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Braz. J. Pharm. Sci. (Online) ; 58: e191123, 2022. tab, graf
Article in English | LILACS | ID: biblio-1394050


Chemotherapy induced nausea and vomiting (CINV) and post-operative nausea and vomiting (PONV) is a problem, often occurs in patient. Inspite of high bioavailability, the demerits such as: hepatic first pass metabolism and invasive nature of oral and parenteral dosage forms can be avoided with anti-emetic therapy of transdermal device. The major objective of the present study is to modify the hydrochloride (HCl) form of Ondansetron (OND) to the base form followed by improvement of solubility and permeability of OND by employing solid dispersion (SD) loaded patches. Preformulation study, as observed, begins with an approach to enthuse solubility of OND by SD technique choosing different carriers. The choice of carriers was rationalized by phase solubility study. Several combinations of transdermal films were prepared with pure drug, carriers and SDs with plasticizer Ka values of OND-HPßCD binary system were found lower (54.43 to 187.57 M-1) than that of OND-PVP K-30 binary system (1156.77 to 12203.6 M-1). The drug content of SDs and patches were found satisfactory. Better permeation rate (236.48±3.66 µg/3.935 cm2) with promising flux enhancement (8.30 fold) was found with DBP loaded SD patch (P6*). Hence, enhancement of solubility and permeability of P6* ensures that it can successfully enhance the bioavailability

Plasticizers/adverse effects , Solubility , Ondansetron/antagonists & inhibitors , Patients/classification , Vomiting , Pharmaceutical Preparations/analysis , Postoperative Nausea and Vomiting , Dosage Forms , Drug Therapy/instrumentation , Methods , Motion Pictures/classification
Braz. J. Pharm. Sci. (Online) ; 57: e18910, 2021. tab, graf
Article in English | LILACS | ID: biblio-1345454


Chemotherapy induced nausea and vomiting (CINV) is an issue, which usually occurs in cancer patient. Despite high bioavailability of oral and intravenous administration, these have some drawbacks. The oral route causes hepatic first pass metabolism and intravenous route is invasive in nature. Hence, antiemetic drug by means of transdermal route is necessary to administer in such cases. The aim of the present investigation is to develop suitable Transdermal Therapeutic System (TTS) with an objective to enhance solubility and skin permeability properties of metoclopramide base. Preformulation study begins with an approach to enhance solubility of 40 metoclopramide base by solid dispersion technique. transdermal films were prepared with 41 the solid dispersion as well as with pure drug. Phase solubility study at various temperatures reveals binding constants (Ka, 95-350 M-1 for PVP K30; 56-81 M-1 for HPßCD). Spontaneity of solubilization was justified by AL type linear profiles. The films showed satisfactory diffusion (%), permeation rate and flux after 8 h study. The transdermal patches as prepared were analyzed under FTIR, DSC and SEM. Both solubility and permeability rate in this investigation have been enhanced. So, it can be affirmed that this route would effectively enhance bioavailability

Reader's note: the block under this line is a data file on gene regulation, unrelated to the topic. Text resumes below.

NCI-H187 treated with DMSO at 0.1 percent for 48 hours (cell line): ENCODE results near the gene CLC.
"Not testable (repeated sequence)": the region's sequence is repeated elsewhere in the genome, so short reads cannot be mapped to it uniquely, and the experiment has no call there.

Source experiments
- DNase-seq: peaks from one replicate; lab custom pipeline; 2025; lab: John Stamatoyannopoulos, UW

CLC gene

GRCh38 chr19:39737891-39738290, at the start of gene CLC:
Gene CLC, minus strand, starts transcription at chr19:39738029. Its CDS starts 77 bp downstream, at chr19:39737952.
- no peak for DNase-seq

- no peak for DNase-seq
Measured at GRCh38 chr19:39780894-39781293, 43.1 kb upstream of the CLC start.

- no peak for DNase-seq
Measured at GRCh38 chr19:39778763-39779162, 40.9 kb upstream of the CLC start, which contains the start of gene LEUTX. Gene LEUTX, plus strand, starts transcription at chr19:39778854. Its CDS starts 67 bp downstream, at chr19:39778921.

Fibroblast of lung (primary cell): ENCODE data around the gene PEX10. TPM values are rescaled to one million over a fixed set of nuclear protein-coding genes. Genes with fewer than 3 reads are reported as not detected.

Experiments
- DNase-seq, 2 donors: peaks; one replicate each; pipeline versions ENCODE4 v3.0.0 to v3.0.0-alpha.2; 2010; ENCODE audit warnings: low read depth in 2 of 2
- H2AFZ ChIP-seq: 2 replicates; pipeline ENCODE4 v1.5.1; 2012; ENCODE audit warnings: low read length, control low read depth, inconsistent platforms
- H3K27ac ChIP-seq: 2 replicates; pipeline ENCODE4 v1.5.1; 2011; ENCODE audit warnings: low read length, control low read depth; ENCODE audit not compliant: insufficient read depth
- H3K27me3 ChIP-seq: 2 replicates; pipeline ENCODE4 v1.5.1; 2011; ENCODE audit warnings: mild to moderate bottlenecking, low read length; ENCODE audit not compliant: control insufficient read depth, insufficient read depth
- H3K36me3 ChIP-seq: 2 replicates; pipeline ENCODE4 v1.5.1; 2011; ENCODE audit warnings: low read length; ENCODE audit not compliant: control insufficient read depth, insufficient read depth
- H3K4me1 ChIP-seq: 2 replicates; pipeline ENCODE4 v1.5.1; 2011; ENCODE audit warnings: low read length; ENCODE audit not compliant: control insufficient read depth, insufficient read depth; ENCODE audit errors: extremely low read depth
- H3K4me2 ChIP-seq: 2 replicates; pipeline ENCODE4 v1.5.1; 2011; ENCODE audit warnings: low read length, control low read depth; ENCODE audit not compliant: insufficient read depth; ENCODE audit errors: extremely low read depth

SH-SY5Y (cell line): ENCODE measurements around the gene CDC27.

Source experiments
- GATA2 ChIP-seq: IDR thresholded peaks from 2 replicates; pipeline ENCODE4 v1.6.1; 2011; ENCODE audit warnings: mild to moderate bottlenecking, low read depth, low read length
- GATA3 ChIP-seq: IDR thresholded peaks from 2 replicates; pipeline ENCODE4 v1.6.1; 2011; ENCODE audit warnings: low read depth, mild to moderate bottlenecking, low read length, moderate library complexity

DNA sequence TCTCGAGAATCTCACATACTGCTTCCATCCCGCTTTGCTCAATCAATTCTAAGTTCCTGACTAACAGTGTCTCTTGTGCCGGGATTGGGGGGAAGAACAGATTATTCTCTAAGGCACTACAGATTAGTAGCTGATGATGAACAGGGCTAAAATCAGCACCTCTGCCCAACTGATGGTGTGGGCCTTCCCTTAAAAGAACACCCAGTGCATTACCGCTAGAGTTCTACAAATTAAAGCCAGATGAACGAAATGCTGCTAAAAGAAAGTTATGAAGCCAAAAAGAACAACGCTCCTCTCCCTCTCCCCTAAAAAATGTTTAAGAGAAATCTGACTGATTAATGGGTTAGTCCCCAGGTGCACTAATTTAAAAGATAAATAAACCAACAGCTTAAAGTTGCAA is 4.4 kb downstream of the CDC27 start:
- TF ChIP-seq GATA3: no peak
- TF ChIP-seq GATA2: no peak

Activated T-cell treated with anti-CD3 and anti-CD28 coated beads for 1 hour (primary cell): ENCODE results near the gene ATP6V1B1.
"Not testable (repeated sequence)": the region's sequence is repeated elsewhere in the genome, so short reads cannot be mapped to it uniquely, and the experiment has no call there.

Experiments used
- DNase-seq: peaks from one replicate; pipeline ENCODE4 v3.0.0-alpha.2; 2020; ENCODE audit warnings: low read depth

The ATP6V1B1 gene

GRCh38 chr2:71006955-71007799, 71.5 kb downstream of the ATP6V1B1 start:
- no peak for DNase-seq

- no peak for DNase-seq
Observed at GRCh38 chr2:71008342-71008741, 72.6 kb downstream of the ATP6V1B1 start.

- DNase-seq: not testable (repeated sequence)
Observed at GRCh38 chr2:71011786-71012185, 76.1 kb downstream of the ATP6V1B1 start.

Solubility , Metoclopramide/antagonists & inhibitors , Patients/classification , Pharmaceutical Preparations/administration & dosage , Biological Availability , Spectroscopy, Fourier Transform Infrared , Diffusion/drug effects , Drug Therapy , Administration, Intravenous/instrumentation , Motion Pictures , Neoplasms/pathology
Indian J Pediatr ; 2006 Sep; 73(9): 795-8
Article in English | IMSEAR | ID: sea-78952


OBJECTIVE: To assess the iodine nutritional status of school children in selected areas of Imphal West District of Manipur where endemic goitre and associated iodine deficiency disorders (IDD) are prevalent in the post-salt iodization period. METHODS: A total of 961 school children in the age group 6-12 yrs of both sexes were clinically examined for goiter from three study areas- one from rural block and two from urban areas. One hundred twenty urine samples were analysed for iodine and thiocyanate respectively. One hundred and five edible salt samples were also collected from the households to evaluate the iodine content. Drinking water samples from different sources were collected and iodine level was analysed to study the bioavailability of iodine in the region. RESULTS: The total goiter rate was 34.96% (Grade 1- 32.15%; Grade 2- 2.81%) showing that IDD is a severe public health problem. The median urinary iodine levels in the studied areas were in the ranges from 12.5-17.5 microg/dl indicating no biochemical iodine deficiency in the region. Mean urinary thiocyanate level was 0.839+/-0.33 mg/dl showing that the people consume sufficient foods containing thiocyanate precursors. About 82% salt samples had iodine level more than 30 ppm and the iodine content in salt samples less than 15 ppm was only about 3% indicating the salt samples at house hold contain adequate iodine. CONCLUSION: Iodine content in drinking water samples ranged from 1.8-2.6 microg/l showing that the studied region is environmentally iodine deficient. Inspite of the consumption of adequate iodine, the existing goiter prevalence among school children during post salt iodization phase ensures that environmental factors other than iodine deficiency may have the possible role in the persistence of endemic goiter in the population. The role of thiocyanate in this regard may not be ruled out.

Child , Child Nutritional Physiological Phenomena , Goiter/epidemiology , Humans , India/epidemiology , Iodine/analysis , Nutritional Status , Prevalence , Sodium Chloride, Dietary/analysis , Thiocyanates/urine , Water/chemistry